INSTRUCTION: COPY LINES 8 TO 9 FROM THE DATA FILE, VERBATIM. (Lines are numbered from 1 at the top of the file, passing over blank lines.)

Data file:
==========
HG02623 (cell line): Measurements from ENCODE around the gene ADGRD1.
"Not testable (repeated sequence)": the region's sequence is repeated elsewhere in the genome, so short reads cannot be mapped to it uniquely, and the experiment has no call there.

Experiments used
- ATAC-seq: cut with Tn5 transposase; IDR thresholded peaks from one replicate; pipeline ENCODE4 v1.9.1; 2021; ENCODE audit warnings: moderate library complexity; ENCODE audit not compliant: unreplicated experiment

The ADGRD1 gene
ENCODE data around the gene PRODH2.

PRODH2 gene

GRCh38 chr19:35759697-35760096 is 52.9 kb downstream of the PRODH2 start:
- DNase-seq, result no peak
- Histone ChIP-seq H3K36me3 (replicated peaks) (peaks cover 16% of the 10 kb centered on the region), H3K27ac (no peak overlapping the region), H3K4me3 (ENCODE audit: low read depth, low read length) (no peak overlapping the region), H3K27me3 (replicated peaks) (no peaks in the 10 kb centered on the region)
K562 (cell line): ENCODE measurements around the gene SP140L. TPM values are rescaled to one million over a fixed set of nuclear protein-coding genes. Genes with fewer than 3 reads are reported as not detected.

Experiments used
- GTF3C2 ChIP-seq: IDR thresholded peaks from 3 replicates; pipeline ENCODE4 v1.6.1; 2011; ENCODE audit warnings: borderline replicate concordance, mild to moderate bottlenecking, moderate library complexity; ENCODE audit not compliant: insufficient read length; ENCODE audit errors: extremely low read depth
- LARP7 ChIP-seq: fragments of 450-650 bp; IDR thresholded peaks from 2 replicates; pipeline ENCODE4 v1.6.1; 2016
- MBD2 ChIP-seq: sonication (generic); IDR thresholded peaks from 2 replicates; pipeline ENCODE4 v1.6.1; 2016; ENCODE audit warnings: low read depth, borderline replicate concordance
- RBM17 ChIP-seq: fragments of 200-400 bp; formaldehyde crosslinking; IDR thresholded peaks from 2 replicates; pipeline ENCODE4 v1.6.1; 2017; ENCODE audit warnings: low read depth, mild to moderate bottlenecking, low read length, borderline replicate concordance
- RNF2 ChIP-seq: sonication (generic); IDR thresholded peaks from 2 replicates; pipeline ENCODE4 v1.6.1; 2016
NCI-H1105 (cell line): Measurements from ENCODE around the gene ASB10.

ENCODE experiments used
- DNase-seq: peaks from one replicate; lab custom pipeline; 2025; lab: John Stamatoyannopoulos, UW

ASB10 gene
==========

GRCh38 chr19:35759697-35760096 is 52.9 kb downstream of the PRODH2 start:
- DNase-seq, result no peak